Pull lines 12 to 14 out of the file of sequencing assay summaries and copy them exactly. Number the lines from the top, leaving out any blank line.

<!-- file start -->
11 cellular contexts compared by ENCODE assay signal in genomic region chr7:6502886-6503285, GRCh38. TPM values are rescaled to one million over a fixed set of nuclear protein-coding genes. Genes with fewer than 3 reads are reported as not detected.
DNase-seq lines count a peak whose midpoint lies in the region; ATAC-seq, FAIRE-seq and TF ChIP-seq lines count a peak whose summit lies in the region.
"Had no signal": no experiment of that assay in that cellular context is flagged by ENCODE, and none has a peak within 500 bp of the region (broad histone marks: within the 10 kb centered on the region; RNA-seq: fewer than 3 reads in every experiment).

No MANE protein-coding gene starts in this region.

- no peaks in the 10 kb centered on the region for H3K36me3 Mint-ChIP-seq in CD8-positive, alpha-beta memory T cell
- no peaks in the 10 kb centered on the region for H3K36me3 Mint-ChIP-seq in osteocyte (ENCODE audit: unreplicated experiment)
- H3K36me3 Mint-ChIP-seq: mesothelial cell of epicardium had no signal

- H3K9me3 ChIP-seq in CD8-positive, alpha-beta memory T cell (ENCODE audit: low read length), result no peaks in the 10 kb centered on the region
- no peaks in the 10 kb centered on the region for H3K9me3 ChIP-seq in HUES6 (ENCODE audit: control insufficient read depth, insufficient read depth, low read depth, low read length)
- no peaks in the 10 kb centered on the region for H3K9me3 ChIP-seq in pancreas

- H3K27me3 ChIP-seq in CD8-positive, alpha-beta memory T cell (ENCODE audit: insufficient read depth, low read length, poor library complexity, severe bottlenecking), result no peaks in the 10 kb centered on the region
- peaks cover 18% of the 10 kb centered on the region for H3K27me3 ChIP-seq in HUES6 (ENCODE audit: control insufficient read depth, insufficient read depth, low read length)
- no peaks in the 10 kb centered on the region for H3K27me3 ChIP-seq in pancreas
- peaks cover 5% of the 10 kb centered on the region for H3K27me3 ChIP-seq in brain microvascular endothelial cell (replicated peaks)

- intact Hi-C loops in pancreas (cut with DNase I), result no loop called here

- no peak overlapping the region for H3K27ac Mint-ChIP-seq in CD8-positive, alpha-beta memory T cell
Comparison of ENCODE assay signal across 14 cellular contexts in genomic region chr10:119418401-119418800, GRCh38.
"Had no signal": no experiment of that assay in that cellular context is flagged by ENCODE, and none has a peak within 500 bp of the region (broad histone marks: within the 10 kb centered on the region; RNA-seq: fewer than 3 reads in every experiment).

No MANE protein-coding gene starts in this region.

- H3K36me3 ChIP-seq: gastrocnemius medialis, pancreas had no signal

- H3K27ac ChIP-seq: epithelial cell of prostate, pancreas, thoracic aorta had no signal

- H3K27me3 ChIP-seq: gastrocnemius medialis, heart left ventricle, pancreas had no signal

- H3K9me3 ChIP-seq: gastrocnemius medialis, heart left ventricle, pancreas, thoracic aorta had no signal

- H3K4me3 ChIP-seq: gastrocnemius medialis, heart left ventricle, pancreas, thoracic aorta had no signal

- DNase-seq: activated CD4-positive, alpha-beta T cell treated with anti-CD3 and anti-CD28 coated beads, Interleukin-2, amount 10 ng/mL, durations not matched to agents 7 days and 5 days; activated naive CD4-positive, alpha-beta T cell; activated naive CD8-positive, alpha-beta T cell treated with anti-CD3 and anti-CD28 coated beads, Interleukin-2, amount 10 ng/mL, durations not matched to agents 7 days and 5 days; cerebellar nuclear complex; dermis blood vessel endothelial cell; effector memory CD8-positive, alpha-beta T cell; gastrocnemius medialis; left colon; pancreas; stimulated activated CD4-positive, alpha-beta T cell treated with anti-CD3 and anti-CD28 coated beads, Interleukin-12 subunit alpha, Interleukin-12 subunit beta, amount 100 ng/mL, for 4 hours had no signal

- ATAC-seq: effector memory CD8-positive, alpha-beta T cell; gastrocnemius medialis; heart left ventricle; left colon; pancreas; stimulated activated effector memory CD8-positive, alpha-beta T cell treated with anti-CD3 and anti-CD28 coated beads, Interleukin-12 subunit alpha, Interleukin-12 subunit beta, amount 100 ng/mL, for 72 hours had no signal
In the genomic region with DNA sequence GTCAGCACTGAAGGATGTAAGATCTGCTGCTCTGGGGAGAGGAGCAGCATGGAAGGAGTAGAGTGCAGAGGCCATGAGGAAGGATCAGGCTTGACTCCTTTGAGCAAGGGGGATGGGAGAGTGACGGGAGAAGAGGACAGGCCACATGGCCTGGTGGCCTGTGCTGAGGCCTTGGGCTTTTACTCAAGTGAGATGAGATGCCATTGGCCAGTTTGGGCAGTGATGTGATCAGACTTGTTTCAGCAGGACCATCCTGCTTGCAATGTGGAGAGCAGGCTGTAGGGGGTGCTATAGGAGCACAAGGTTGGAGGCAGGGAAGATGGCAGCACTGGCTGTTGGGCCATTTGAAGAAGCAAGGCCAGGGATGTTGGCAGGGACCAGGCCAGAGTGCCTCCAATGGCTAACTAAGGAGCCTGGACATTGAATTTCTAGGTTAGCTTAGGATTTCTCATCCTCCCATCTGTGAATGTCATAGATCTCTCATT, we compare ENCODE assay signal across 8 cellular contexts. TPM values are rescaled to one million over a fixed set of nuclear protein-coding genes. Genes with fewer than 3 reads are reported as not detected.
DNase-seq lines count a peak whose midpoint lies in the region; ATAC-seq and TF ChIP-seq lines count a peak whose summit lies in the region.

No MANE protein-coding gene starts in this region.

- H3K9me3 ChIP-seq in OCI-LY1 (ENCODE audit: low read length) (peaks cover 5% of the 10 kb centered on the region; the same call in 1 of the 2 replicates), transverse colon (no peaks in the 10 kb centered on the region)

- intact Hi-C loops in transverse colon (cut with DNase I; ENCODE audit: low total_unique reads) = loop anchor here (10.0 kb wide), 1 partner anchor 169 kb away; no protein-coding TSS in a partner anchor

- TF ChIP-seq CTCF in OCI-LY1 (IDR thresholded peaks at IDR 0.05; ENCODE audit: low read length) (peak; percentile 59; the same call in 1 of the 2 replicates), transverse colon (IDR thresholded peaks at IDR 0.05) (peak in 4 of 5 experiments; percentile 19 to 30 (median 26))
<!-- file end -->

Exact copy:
- peaks cover 18% of the 10 kb centered on the region for H3K27me3 ChIP-seq in HUES6 (ENCODE audit: control insufficient read depth, insufficient read depth, low read length)
- no peaks in the 10 kb centered on the region for H3K27me3 ChIP-seq in pancreas
- peaks cover 5% of the 10 kb centered on the region for H3K27me3 ChIP-seq in brain microvascular endothelial cell (replicated peaks)